PITTSBURGH — SIDNEY CROSBY DOESN’T scare easily. But the future of the Pittsburgh Penguins had him unnerved.
Center Evgeni Malkin and defenseman Kris Letang, Crosby’s teammates on all three of his Stanley Cup victories, were at the end of their contracts last season. Free agency loomed. Rare was the team, in hockey or any other sport, that would keep an aging core together that hadn’t advanced past the playoffs’ opening round in four straight seasons — let alone find a way to do so under a flat salary cap.
“I was sweatin’,” Crosby told ESPN. “You know how it works. The longer it goes, the closer it gets to free agency, the greater the chances are you might want to test it. You’re trying to balance being optimistic with being realistic about the fact it was a possible [they’d leave].”
Penguins coach Mike Sullivan led all three players to Stanley Cup wins in 2016 and 2017. He couldn’t begin to imagine how Crosby would captain a Pittsburgh team without Malkin and Letang on the roster.
“It would have been hard for him. Those three have been through a lot together,” Sullivan said. “They’ve had their fair amount of successes, but they’ve also had their disappointments. I think it means a lot to him to continue to try to win; but in particular, to continue to try to win with those guys.
“I can’t imagine what it would have been like for Sid to go through. I’m glad we don’t have to find out.”
Letang, 35, signed a six-year contract extension on July 7 worth $36 million. Five days later, Malkin, 36, signed a four-year, $24.4 million contract. That was right after news leaked that Malkin intended to test free agency, when tense talks with Pittsburgh finally stalled.
Sullivan remembers being optimistic that they’d both return to Pittsburgh — until hearing about Malkin’s negotiations, that is.
“I always believed we’d get it done, up until maybe the last 48 hours before free agency with Geno,” he said. “That was the only time that doubt crept into my mind. But in my heart I believed that we’d be able to retain these guys. I know what it means to them.”
What did it mean to Crosby?
“Just … happy,” he said. “Relieved. And then immediately thinking, ‘OK, we’ve got an opportunity. These guys are staying. And now we’ve gotta do something with it.'”
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BRYAN RUST IS part of the band, too.
“Yeah, I might be the third backup singer,” he said.
Rust, 30, was expected to generate significant interest as an unrestricted free agent. The winger has been a perfect complement to Crosby and Jake Guentzel on the Penguins’ top line, and skated well when matched with Malkin, too.
There were times Rust wasn’t convinced the core would stay together. He remembers sitting at his locker after losing Game 7 in overtime to the New York Rangers last May and being unable to shake that dread.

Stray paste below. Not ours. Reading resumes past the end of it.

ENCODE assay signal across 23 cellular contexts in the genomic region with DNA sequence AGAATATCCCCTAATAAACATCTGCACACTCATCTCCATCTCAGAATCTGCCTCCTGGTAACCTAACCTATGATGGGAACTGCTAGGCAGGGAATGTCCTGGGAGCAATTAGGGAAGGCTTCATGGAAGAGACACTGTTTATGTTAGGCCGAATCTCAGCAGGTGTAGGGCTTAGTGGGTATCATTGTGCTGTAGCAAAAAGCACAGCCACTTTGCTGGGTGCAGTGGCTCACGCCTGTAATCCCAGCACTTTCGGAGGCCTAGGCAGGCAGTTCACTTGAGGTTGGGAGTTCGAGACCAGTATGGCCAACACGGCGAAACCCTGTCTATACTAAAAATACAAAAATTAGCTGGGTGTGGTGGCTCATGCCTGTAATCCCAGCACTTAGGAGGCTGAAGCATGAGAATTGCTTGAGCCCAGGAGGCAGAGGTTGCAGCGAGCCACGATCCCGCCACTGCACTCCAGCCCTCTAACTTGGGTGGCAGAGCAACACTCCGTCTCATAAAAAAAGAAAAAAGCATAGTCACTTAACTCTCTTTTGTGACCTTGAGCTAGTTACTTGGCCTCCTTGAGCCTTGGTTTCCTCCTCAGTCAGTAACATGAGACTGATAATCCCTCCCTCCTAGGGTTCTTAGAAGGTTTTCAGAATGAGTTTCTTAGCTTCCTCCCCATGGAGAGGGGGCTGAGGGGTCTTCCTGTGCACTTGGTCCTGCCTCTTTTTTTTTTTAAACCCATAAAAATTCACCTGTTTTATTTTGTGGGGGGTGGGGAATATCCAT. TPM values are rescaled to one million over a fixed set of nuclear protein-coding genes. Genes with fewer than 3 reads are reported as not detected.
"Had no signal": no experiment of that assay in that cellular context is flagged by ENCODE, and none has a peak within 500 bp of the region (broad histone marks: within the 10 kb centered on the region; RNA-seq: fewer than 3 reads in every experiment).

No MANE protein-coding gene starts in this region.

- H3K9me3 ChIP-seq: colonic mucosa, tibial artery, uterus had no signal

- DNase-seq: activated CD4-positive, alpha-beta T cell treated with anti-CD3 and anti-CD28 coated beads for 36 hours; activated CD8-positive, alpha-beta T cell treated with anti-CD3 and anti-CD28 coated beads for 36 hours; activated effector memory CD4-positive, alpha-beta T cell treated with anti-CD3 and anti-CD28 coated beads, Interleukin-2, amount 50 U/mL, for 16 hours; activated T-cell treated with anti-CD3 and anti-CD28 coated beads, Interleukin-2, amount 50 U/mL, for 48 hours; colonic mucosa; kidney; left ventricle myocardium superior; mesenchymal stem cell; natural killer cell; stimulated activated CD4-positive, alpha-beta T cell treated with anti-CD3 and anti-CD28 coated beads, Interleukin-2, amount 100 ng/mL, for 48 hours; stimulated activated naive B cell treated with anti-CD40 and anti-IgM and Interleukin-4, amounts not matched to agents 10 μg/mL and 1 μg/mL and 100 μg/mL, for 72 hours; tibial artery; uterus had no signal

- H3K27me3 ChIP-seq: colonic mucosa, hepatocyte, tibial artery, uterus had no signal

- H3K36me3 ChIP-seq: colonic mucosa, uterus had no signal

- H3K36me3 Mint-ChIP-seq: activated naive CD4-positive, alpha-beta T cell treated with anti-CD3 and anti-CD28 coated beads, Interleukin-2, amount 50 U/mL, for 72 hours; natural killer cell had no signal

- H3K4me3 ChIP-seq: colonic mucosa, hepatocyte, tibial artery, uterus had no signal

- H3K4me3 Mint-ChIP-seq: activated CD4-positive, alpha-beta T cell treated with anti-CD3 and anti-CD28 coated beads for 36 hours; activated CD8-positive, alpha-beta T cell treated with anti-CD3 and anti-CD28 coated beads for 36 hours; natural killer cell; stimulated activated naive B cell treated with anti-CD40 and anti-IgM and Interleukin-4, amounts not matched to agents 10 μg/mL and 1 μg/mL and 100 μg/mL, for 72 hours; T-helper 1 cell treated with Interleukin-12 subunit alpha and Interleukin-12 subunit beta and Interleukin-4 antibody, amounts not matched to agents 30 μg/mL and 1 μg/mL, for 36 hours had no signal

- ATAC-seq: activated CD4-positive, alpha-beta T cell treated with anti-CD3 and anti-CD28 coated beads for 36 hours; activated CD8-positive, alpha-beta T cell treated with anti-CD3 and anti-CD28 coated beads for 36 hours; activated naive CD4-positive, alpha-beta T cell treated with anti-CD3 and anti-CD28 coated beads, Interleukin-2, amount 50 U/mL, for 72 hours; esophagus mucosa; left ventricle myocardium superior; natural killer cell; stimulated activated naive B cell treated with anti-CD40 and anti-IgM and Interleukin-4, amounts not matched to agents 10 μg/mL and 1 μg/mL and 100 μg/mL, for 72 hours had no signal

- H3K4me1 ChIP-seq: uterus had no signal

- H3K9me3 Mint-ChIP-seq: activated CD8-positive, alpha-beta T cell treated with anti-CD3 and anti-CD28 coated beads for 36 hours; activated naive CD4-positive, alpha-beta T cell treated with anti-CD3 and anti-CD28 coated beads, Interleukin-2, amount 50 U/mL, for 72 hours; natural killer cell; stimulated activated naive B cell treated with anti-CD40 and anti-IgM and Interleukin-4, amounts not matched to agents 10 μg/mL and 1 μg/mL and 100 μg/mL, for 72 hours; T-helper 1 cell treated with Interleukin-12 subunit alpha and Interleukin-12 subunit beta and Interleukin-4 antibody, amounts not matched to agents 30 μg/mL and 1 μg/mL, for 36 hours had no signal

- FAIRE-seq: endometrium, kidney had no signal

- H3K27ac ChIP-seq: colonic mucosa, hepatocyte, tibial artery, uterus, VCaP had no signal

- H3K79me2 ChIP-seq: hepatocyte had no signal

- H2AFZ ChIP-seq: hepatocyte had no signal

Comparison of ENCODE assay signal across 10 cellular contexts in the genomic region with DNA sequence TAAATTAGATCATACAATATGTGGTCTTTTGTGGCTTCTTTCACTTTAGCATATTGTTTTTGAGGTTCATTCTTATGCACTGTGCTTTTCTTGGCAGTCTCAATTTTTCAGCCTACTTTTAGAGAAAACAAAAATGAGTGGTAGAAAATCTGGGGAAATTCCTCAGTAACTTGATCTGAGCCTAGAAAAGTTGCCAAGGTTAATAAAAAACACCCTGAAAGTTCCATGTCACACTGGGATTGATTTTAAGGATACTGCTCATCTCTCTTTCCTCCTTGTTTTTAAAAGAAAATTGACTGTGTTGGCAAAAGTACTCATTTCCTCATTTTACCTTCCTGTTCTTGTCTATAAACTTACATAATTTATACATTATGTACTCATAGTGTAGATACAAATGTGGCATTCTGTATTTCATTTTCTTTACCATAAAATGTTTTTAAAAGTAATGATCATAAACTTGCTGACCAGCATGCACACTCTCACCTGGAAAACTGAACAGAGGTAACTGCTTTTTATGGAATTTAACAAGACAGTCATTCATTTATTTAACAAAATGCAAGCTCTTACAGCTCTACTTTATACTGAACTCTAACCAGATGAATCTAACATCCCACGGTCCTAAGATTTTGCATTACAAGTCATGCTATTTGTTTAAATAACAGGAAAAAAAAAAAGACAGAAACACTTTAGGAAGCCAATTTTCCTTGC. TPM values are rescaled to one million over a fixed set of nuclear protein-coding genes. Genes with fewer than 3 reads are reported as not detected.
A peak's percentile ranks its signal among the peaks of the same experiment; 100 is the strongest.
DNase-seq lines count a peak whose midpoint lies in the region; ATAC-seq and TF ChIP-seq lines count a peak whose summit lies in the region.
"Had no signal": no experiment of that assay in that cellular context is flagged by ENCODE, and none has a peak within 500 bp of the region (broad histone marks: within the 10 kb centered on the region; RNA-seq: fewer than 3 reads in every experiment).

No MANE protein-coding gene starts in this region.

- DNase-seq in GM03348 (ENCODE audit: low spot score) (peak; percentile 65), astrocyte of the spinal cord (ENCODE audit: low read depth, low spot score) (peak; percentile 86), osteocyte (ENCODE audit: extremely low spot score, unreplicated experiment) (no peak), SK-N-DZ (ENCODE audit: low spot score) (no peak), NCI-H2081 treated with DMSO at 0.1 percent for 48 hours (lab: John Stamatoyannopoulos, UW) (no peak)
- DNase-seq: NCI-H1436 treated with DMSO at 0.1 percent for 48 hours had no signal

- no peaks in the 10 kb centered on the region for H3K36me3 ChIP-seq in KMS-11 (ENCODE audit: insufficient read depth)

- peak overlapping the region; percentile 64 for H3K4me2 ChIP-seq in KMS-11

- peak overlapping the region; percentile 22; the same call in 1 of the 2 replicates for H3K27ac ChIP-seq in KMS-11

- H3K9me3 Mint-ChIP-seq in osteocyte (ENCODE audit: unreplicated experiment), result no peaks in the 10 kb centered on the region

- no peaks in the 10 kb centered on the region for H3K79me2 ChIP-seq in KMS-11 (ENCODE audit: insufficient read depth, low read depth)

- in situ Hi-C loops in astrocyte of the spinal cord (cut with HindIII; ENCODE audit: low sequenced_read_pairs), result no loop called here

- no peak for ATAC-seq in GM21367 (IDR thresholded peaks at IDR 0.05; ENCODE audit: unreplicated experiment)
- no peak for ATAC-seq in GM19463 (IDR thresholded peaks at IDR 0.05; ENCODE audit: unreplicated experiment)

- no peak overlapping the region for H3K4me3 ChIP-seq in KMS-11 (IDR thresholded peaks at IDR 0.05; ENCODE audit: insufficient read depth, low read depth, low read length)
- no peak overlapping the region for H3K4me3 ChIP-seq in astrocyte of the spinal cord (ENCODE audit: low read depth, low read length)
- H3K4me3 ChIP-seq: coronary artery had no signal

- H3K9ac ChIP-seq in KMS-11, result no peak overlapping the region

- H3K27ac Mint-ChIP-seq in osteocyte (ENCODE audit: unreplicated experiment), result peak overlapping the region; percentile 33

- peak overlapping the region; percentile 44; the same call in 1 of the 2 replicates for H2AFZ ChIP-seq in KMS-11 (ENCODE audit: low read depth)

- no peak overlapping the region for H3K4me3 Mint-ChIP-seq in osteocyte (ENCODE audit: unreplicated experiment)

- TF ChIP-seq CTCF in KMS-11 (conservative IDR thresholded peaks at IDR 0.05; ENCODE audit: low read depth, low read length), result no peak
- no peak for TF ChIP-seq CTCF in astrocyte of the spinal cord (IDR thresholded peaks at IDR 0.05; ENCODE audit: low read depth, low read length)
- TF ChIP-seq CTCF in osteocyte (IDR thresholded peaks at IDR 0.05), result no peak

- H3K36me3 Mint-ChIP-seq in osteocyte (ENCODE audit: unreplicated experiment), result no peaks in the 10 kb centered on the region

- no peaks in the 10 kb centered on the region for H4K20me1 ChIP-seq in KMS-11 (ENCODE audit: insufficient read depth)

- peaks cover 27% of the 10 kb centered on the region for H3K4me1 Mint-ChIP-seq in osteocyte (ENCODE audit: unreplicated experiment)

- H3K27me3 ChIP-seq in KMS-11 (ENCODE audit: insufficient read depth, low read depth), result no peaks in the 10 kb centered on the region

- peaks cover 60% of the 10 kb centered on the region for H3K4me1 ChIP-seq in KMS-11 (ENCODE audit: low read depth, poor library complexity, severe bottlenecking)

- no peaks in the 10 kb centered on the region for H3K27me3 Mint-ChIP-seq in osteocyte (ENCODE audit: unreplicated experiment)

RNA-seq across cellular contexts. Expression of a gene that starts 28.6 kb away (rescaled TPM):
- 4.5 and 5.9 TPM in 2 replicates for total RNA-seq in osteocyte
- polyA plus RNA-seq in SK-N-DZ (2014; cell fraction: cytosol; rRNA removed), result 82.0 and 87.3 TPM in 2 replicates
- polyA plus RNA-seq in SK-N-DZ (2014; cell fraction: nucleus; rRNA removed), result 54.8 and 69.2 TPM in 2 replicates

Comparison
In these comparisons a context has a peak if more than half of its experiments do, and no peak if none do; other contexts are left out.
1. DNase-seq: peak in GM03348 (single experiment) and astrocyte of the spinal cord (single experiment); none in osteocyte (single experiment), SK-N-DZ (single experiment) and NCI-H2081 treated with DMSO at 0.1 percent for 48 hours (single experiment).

“I was like, ‘Oh s— … is this my last chance with this team?'” he said. “Because of how the business works, and because the cap is the way it is.”
Turns out, Rust was the first member to stay with the band, signing a six-year contract extension on May 21 worth $30.75 million. He didn’t test the waters to see what other riches were out there from NHL contenders. He feels the free agents who stayed with the Penguins made out fine financially, with Pittsburgh understanding they weren’t going to take steep discounts to stay.
“Everyone has to do what’s best for them and the business, but [also] as a team and as individuals,” he said. “Those guys want to win. They want to be here. I’m no different. That point was made clear, but we weren’t going to lose out individually.”
Letang was another player many expected could test the market. Despite entering his 17th NHL season, his effectiveness as a defenseman hasn’t waned. He played 78 games last season and posted 68 points, with an average time on ice per game of 25:47. Letang finished seventh in the Norris Trophy race, the fourth straight season he received votes.
He would have elevated the blue line of many contenders. There was also talk of him joining his former agent, Kent Hughes, in Montreal, where Hughes is now the Canadiens‘ general manager.
Letang was never sure if he would end up staying with the Penguins. “Otherwise I would have been signed the summer before. Would have been easier, right?” he said with a laugh.
His conversations with Crosby hinted at that uncertainty.
“Sid is probably my closest friend. We talked about the entire summer and the entire year,” Letang said. “We weren’t sure if it was going to happen. So we’re glad it’s behind us and we can look forward.”
OF THE PENGUINS’ holy trinity, Crosby and Letang don’t have many doubters about their continued excellence at their advancing age.
Malkin is a different story.
The former Hart Trophy and Conn Smythe Award winner had major knee surgery before last season, as his right ACL was repaired for a second time. While his point production remained strong — he posted 42 points in 41 games, including 20 goals — it appeared he had lost a step. The Pittsburgh Post-Gazette noted that Malkin’s rush attempts had trailed off significantly, as he generated 0.57 per 60 minutes two seasons before his 2021 knee surgery compared to just 0.22 rush attempts on average last season.
“On numerous instances, Malkin’s skating looked like what you’d expect from a 35-year-old less than a year removed from his second significant knee injury,” wrote the Gazette’s Mike DeFabo.
As the transition game is a key to Sullivan’s system, that impacted Malkin’s effectiveness at even strength. Sullivan called Malkin’s 5-on-5 game “sporadic” last season, but said last week that he hasn’t made many adjustments to Malkin’s usage based on that decline.